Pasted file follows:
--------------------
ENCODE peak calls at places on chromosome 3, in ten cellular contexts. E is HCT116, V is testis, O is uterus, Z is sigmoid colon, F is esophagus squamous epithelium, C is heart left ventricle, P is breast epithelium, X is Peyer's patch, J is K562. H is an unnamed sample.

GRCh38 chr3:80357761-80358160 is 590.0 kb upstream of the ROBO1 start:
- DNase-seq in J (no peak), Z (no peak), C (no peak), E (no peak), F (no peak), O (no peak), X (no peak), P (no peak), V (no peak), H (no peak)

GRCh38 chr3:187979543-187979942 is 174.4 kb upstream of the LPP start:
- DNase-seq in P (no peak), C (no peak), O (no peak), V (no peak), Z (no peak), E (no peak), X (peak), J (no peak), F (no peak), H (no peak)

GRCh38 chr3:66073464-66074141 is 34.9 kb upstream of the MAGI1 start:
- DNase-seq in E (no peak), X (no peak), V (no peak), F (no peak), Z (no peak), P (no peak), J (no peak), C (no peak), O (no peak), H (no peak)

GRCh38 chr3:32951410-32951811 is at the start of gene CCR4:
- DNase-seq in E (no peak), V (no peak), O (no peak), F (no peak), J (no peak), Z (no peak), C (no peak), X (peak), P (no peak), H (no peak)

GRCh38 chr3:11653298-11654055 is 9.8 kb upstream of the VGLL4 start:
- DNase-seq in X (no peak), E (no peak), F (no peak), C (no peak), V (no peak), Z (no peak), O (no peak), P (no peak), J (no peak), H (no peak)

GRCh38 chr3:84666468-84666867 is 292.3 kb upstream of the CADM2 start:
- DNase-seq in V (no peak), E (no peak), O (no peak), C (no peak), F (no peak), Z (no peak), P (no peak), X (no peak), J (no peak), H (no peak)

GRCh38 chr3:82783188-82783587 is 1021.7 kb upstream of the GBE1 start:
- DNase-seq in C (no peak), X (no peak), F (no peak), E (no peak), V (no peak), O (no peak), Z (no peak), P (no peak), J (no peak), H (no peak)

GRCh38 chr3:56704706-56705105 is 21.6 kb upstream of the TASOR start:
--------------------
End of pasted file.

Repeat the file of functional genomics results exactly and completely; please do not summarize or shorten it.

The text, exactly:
ENCODE peak calls at places on chromosome 3, in ten cellular contexts. E is HCT116, V is testis, O is uterus, Z is sigmoid colon, F is esophagus squamous epithelium, C is heart left ventricle, P is breast epithelium, X is Peyer's patch, J is K562. H is an unnamed sample.

GRCh38 chr3:80357761-80358160 is 590.0 kb upstream of the ROBO1 start:
- DNase-seq in J (no peak), Z (no peak), C (no peak), E (no peak), F (no peak), O (no peak), X (no peak), P (no peak), V (no peak), H (no peak)

GRCh38 chr3:187979543-187979942 is 174.4 kb upstream of the LPP start:
- DNase-seq in P (no peak), C (no peak), O (no peak), V (no peak), Z (no peak), E (no peak), X (peak), J (no peak), F (no peak), H (no peak)

GRCh38 chr3:66073464-66074141 is 34.9 kb upstream of the MAGI1 start:
- DNase-seq in E (no peak), X (no peak), V (no peak), F (no peak), Z (no peak), P (no peak), J (no peak), C (no peak), O (no peak), H (no peak)

GRCh38 chr3:32951410-32951811 is at the start of gene CCR4:
- DNase-seq in E (no peak), V (no peak), O (no peak), F (no peak), J (no peak), Z (no peak), C (no peak), X (peak), P (no peak), H (no peak)

GRCh38 chr3:11653298-11654055 is 9.8 kb upstream of the VGLL4 start:
- DNase-seq in X (no peak), E (no peak), F (no peak), C (no peak), V (no peak), Z (no peak), O (no peak), P (no peak), J (no peak), H (no peak)

GRCh38 chr3:84666468-84666867 is 292.3 kb upstream of the CADM2 start:
- DNase-seq in V (no peak), E (no peak), O (no peak), C (no peak), F (no peak), Z (no peak), P (no peak), X (no peak), J (no peak), H (no peak)

GRCh38 chr3:82783188-82783587 is 1021.7 kb upstream of the GBE1 start:
- DNase-seq in C (no peak), X (no peak), F (no peak), E (no peak), V (no peak), O (no peak), Z (no peak), P (no peak), J (no peak), H (no peak)

GRCh38 chr3:56704706-56705105 is 21.6 kb upstream of the TASOR start: